By Gloria S. Ross, F.S.A. Scot
John Bethune was born in 1751 on the Isle of Skye. His father, Angus, was descended from a long line of ministers and physicians in the service of the McLeod chiefs. His mother, Christina, was the daughter of Donald Campbell, forester for the McLeods of Lewis and Katherine McDonald of the North Uist family of Baleshare. Angus had been out during the rising for Bonnie Prince Charlie. He was wounded and left for dead on the battlefield of Culloden but he recovered enough to find his way back home to Skye.
John was educated at Kings College at Aberdeen and ordained as a minister of the Church of Scotland in 1772. He was one of a group of young men who petitioned the king for a grant of free land in North Carolina. The petition was denied, but all seven of the petitioners went to North Carolina on their own.
John accompanied his mother, her parents, friends and family to the new land, North Carolina. John’s siblings Farquhard, Margaret, Katherine and Flora were part of the group. The family settled on McLendons Creek, west of modern day Carthage, in Moore County. He is said to have organized the Mt. Carmel Presbyterian Church in neighboring Montgomery County and was active in the Ottey Meeting Place that led to the founding of Bensalem Presbyterian Church near his home.
When the King’s standard was raised in the area calling for all loyal settlers to join together to support the King, Bethune joined the group, the Royal Highland Emigrants, as their chaplain. He was with the group at the disastrous battle of Moore’s Creek Bridge on February 27, 1776, and he was captured. He endured many hardships before he was finally exchanged and was able to make his way up to Halifax, Nova Scotia. He helped organize his fellow highlanders there into the Royal Highland Emigrants and became their chaplain. After the group dissolved, John moved to Montreal where he met and married Veronique Wadden. He gathered some of his fellow countrymen together and founded the first Church of Scotland in that City.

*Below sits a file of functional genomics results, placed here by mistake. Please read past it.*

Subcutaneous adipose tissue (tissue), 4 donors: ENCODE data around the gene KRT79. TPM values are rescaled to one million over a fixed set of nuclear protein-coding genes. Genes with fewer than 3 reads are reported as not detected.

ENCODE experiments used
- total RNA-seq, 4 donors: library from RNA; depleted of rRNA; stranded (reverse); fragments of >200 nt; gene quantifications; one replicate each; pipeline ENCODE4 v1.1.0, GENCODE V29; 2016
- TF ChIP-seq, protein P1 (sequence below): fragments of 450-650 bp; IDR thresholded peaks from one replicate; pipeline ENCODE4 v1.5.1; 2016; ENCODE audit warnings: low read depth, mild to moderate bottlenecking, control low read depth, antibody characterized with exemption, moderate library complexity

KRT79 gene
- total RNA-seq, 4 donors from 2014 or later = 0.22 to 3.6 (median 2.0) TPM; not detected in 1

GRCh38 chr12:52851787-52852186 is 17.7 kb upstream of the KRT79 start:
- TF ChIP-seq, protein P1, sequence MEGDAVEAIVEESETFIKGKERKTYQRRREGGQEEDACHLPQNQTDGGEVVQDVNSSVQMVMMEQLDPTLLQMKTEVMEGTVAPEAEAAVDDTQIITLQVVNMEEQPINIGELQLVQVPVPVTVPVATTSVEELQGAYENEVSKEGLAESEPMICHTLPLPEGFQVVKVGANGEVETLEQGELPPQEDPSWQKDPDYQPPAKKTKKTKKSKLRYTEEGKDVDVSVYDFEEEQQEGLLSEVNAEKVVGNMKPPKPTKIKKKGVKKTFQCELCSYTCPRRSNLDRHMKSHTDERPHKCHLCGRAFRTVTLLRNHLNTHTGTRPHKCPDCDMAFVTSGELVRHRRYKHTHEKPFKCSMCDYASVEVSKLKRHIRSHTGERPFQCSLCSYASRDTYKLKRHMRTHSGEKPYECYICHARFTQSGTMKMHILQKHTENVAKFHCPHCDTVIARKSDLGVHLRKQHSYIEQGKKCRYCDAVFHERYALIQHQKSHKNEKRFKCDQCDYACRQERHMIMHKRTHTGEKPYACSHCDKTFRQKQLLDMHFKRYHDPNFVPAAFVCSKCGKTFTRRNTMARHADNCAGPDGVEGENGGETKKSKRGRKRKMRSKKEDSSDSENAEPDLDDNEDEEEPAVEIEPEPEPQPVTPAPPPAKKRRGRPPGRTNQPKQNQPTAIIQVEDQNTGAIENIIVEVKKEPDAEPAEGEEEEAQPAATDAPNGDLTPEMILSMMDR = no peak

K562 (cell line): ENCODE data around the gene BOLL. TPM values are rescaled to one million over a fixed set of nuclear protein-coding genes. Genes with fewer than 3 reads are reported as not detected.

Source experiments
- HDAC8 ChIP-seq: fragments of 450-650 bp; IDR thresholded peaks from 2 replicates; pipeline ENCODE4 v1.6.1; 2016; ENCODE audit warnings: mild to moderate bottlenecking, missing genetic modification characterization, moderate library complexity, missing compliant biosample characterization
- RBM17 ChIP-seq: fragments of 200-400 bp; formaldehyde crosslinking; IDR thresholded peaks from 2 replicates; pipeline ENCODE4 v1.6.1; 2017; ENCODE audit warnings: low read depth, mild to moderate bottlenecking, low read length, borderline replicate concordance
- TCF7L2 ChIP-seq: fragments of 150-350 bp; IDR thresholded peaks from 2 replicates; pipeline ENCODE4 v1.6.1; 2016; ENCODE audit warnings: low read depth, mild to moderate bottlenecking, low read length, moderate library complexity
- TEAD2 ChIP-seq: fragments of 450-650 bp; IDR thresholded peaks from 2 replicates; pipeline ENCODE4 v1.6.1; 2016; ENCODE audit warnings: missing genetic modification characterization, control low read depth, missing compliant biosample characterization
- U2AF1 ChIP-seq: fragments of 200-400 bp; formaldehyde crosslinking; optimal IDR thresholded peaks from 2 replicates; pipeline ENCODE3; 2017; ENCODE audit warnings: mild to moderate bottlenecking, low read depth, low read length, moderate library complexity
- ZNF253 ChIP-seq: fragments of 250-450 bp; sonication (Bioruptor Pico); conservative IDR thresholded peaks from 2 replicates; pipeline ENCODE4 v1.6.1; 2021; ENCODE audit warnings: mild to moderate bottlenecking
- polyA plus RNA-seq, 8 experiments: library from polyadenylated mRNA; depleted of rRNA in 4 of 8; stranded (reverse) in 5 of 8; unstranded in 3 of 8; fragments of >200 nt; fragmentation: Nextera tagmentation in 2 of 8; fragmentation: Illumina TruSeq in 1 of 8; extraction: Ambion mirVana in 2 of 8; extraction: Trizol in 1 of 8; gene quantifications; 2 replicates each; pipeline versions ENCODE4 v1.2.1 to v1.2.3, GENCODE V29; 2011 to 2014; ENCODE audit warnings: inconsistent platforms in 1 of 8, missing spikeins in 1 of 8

In 1787, Bethune moved to Charlottenburg in Upper Canada (Ontario) to claim his land allotment for his military service as chaplain. Always busy in Christian service, John is credited with bringing the Presbyterian Church to Ontario. His astonishing ledger of service is now preserved in Archives of Ontario in Toronto.
John and Veronique had a large family: (1) Angus who joined the Hudson Bay Company; (2) Cecelia; (3) Christine; (4) Norman who was a merchant and auctioneer; (5) John who became Principal of McGill College and Dean of Montreal ; (6) James Gray; (7) Ann; (8) Neil Alexander who was the Bishop of Toronto; (9) Donald, a steamboat captain. John’s great-great-grandson Norman Bethune was idolized by the Chinese people for his work as a field surgeon on the Long Walk with Mao Zedong during the Chinese war for independence. Rev. Bethune’s manse in Williamstown is now operated as a museum, a fitting tribute to his long life of service. He died on September 23, 1815, at Williamstown, Ontario.